Quarterly Updates

GOING DOWN

This past October, Michelle Amerie, a member of our Abilities family, completed the Easter Seals Drop Zone challenge. Casting fear aside, she rappelled down a 32-story building. It was all for a good cause—proceeds from the fundraising event are used to support children and youth with disabilities. Since 2005, the Drop Zone has raised more than $4.8 million for Easter Seals. To watch the video of Amerie’s amazing descent, go to tinyurl.com/ michelledrops. For more on the Drop Zone, visit thedropzone.ca.

 

GOING UPAccording to an article in the UK’s Daily Mail, a wheelchair user in Voronezh, Russia, constructed a DIY winch lift to get up to his fifth-floor apartment. Apparently, Dmitry Bibikow had been promised that an elevator would be installed in the building shortly after he moved in. Six years later, there was still no elevator in sight. Through the years, the former mountain climber was forced to rely on other people to get in and out of the building, or remain confined to the apartment. Eventually, Bibikow and his friends constructed a device that cranks him and the chair up the front of the building. His wife brings him into the apartment through the balcony. Scary stuff.

BRAINY BRAILLEWRITER

A class in advanced computing at Stanford University in Palo Alto, California, may make it easier—and less expensive—for people with vision disabilities to write Braille. During a summer course at the university, undergrads from across the U.S. completed research assignments in a battle to take home the title of “Best Android Application.” The winner, Adam Duran, along with his mentors, created a touchscreen tablet Braillewriter, which turns a standard tablet PC into a Braille keyboard. While conventional devices for typing Braille work well enough, they are bulky and can cost upwards of $6,000. Tablets are less expensive and are also customizable. But how can people with vision disabilities find the keys on the flat, glass surface of a tablet? Duran solved this problem by creating keys that find the fingertips instead—users touch eight fingertips to the screen and the keys orient to the fingers. The device isn’t on the market just yet, but the team is committed to getting it to end users in the near future. For more info, visit tinyurl.com/brailletablet.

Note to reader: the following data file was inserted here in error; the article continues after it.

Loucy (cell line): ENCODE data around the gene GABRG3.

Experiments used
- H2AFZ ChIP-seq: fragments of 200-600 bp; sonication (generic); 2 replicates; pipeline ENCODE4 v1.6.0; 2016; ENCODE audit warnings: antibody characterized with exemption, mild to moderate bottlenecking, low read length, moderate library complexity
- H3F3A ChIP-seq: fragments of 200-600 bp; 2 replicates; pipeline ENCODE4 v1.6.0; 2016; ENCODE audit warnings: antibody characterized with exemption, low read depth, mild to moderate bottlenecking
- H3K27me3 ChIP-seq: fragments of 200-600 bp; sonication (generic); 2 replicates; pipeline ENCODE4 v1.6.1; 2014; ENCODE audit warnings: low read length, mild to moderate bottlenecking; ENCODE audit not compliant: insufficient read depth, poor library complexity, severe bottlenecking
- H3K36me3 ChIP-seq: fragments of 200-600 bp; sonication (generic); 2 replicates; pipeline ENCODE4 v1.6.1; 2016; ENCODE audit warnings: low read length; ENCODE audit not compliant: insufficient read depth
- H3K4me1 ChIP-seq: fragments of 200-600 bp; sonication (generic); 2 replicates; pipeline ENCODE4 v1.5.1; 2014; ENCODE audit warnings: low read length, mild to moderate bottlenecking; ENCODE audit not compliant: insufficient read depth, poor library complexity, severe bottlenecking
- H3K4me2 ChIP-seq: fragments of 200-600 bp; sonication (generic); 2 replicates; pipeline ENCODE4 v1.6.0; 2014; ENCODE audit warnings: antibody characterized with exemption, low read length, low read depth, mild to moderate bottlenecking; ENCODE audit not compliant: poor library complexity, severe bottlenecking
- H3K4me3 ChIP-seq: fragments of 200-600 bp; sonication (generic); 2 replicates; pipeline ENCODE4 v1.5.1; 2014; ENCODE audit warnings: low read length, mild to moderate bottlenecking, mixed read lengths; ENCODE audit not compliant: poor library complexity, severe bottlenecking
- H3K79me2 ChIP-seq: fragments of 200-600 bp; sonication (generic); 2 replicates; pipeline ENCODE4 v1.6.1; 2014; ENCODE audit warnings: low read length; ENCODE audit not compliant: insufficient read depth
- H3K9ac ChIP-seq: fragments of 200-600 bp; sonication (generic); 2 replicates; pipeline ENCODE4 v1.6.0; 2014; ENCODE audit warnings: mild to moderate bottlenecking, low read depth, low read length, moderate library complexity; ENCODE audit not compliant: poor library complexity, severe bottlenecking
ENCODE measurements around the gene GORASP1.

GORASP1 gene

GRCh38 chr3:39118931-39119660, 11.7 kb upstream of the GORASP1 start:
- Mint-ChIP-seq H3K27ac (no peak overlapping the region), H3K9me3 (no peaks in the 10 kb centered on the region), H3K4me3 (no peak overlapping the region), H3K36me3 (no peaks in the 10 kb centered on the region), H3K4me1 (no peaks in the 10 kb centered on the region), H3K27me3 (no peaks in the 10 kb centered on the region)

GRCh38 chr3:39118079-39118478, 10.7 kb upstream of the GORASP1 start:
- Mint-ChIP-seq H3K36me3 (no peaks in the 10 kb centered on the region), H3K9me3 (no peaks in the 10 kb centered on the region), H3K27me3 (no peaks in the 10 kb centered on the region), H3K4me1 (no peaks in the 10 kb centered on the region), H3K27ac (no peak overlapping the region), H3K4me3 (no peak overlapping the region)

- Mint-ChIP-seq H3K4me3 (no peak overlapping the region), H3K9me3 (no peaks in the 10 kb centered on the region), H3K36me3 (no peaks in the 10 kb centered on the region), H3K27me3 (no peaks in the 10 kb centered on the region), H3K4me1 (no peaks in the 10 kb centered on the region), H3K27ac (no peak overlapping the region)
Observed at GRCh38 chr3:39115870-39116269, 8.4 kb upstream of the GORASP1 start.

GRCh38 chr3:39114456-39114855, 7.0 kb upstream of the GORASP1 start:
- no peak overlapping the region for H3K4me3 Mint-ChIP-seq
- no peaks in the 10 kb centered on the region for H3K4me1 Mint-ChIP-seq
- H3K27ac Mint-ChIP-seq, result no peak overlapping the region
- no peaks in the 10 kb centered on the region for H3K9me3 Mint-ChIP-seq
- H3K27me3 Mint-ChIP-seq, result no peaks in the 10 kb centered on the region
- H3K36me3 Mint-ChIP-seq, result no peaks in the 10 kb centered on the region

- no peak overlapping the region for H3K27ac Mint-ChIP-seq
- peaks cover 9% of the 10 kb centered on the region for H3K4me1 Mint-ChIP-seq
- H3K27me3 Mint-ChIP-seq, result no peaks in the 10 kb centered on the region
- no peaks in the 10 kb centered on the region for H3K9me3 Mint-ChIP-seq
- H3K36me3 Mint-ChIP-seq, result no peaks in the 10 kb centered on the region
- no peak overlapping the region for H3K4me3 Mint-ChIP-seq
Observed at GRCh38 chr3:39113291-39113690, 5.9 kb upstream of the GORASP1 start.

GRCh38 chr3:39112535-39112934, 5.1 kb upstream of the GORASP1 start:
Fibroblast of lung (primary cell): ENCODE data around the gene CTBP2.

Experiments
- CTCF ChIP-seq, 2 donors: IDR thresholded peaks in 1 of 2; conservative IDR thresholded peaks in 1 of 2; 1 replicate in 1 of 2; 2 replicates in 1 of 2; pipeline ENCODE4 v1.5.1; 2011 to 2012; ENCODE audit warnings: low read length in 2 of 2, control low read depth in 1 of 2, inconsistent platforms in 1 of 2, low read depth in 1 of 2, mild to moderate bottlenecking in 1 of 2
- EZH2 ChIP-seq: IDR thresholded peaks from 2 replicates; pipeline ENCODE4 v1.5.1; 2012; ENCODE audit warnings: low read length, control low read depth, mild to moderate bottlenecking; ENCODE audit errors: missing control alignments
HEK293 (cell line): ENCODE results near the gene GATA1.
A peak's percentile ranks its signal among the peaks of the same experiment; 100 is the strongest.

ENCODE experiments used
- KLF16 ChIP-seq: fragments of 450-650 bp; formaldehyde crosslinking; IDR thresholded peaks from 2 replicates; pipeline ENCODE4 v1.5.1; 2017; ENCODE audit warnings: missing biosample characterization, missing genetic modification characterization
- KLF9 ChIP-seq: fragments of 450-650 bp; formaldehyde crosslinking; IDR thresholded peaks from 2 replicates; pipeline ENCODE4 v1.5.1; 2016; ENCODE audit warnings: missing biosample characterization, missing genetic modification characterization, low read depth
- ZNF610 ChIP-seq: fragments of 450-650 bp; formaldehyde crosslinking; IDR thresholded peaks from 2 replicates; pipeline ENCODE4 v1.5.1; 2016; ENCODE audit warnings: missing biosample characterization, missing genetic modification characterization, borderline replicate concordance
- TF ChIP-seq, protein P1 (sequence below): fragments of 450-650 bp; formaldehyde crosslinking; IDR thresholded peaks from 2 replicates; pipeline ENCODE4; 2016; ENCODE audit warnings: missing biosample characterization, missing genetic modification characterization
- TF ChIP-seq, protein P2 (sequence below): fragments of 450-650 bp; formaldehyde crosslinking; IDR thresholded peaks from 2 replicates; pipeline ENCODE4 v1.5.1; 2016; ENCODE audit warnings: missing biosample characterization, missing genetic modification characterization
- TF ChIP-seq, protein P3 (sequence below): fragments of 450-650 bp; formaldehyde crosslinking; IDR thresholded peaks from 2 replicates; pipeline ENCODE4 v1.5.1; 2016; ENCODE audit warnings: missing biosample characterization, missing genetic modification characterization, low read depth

Michelle Amerie channels her inner Batwoman

Michelle Amerie channels her inner Batwoman